The role of dystrophin disorders in the CNS function of boys with Duchenne muscular dystrophy (DMD) and the dystrophin-deficient mdx mouse, an animal model of DMD, is reviewed at the University of New South Wales, University of Sydney, Australia. DMD boys have a lower IQ (average 85) than normal. The degree of cognitive impairment may be associated with a mutation in the dystrophin isoform, Dp71. Brain histology shows abnormalities in dendrites and loss of neurones, and biochemical changes are indicative of CNS pathology, including an increase in levels of choline-containing compounds. Studies in the mdx mouse have shown a disruption of GABA receptors, that may impact on the action of certain drugs, sleep disorders, and motor control in DMD. Biochemical lesions are particularly prominent in the cerebellum and hippocampus, regions involved in learning disabilities, especially dyslexia and verbal memory deficits. EEG studies have shown a higher proportion of abnormalities in DMD than normal subjects, although many have lacked adequate controls. A reduction in motor cortex excitability, measured by transcranial magnetic stimulation, is attributed to an aberrant synaptic functioning. [1]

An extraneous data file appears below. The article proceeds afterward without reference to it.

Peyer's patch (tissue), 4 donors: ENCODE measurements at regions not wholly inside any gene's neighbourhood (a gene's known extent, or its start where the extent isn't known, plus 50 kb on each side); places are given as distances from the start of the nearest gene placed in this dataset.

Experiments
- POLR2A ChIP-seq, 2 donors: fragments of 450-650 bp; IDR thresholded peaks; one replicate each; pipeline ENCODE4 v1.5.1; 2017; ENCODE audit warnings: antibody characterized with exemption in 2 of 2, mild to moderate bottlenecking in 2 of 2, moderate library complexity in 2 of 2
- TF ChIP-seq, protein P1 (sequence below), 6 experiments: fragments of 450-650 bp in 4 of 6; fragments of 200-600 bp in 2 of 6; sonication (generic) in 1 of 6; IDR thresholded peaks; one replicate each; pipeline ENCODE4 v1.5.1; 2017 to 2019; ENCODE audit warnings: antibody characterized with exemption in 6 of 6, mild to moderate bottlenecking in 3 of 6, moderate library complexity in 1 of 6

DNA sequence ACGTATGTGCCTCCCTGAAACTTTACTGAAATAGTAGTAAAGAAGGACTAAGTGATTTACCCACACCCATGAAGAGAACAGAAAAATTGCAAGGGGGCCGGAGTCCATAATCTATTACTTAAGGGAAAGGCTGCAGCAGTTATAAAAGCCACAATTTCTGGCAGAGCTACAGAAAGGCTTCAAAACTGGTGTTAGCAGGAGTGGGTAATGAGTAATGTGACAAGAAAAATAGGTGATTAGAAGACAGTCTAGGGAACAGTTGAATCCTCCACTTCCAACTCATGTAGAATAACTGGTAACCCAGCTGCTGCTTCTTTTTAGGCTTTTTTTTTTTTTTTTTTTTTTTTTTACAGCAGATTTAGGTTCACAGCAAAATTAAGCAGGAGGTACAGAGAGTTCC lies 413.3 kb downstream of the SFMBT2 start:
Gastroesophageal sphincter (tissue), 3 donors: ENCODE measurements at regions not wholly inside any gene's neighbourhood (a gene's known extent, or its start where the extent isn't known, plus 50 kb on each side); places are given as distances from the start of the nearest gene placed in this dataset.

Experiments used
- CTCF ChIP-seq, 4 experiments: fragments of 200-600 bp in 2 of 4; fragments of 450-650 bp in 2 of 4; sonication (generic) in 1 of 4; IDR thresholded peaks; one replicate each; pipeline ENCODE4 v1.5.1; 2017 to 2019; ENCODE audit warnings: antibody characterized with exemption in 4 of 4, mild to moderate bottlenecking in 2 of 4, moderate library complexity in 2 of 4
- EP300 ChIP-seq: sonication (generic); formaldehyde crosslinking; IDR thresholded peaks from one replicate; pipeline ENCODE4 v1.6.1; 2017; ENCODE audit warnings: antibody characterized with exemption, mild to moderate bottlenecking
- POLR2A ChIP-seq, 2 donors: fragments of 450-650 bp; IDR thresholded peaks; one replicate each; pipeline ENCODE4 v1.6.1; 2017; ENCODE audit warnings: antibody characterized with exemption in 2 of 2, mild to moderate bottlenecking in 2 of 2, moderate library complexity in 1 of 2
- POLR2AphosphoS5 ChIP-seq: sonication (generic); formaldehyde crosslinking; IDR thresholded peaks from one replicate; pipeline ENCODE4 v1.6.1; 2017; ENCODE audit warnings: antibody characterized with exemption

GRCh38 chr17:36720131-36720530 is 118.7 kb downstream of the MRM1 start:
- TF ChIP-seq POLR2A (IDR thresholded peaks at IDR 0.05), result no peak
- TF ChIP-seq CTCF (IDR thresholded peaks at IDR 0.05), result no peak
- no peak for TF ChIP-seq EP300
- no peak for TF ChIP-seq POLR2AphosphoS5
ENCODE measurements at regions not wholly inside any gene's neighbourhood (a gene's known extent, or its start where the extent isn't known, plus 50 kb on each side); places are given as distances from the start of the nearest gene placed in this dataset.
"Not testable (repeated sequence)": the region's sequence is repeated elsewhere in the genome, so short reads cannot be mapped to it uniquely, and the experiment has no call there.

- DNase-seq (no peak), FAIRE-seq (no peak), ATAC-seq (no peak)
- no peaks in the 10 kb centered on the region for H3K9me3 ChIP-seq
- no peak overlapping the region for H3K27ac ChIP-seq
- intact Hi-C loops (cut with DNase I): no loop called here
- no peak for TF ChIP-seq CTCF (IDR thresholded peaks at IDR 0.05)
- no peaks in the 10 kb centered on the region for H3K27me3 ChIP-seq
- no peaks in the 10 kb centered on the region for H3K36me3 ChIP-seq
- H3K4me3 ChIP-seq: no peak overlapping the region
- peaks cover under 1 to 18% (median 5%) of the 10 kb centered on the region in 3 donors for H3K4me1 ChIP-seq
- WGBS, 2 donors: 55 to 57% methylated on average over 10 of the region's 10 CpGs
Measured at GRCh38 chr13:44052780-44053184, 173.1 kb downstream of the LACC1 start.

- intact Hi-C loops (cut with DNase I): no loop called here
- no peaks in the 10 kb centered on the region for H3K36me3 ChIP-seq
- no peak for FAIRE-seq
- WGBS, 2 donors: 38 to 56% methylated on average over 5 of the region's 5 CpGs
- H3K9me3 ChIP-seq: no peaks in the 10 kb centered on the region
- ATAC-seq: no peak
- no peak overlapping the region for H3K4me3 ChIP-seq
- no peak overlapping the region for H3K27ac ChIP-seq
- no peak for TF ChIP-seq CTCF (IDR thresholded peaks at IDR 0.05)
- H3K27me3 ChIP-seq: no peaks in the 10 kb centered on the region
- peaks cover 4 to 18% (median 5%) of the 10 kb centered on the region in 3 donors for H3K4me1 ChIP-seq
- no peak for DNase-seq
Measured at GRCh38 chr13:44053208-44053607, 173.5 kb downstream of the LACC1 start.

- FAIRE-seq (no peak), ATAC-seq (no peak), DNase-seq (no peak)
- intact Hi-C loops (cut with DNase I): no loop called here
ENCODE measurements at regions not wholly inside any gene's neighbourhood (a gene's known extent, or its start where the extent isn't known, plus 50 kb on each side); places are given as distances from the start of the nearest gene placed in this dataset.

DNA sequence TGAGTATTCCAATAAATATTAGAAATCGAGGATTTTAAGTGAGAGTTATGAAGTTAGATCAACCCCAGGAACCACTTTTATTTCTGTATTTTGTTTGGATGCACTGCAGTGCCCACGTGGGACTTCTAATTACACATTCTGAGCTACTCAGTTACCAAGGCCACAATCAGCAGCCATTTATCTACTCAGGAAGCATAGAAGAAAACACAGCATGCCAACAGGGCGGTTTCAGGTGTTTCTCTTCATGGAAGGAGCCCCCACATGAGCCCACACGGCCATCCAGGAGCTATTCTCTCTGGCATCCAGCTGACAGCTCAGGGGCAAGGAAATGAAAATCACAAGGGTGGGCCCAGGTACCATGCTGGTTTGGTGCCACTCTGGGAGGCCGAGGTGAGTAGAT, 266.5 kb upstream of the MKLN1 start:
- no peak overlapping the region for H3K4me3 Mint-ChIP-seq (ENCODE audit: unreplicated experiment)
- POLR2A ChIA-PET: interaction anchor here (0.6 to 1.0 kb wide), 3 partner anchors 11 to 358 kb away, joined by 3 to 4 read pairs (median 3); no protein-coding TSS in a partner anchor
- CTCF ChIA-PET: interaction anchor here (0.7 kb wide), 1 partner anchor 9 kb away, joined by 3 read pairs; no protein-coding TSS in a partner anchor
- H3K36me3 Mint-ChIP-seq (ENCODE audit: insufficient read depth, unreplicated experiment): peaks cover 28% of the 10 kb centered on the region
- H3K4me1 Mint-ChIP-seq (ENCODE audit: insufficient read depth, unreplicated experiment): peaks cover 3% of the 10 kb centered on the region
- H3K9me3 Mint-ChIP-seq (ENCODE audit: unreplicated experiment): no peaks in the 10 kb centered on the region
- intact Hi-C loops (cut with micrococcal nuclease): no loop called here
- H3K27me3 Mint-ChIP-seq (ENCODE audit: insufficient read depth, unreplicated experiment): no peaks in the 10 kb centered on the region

COMMENT. Duchenne muscular dystrophy, an X-linked inherited disease affecting 1 in 3300 live male births, is caused by the mutation of the dystrophin gene. The dystrophin protein is found in skeletal muscle and also in the CNS. The role of dystrophin and its absence or disruption in the CNS are significant in relation to the management and education of DMD patients. In addition to muscular weakness, and cognitive and learning disabilities, children with DMD have problems in motor control that may be partially attributed to CNS pathology. From a clinical standpoint, a Babinski response, a not infrequent finding in DMD, should not be interpreted as a pseudo sign due to muscle weakness and imbalance.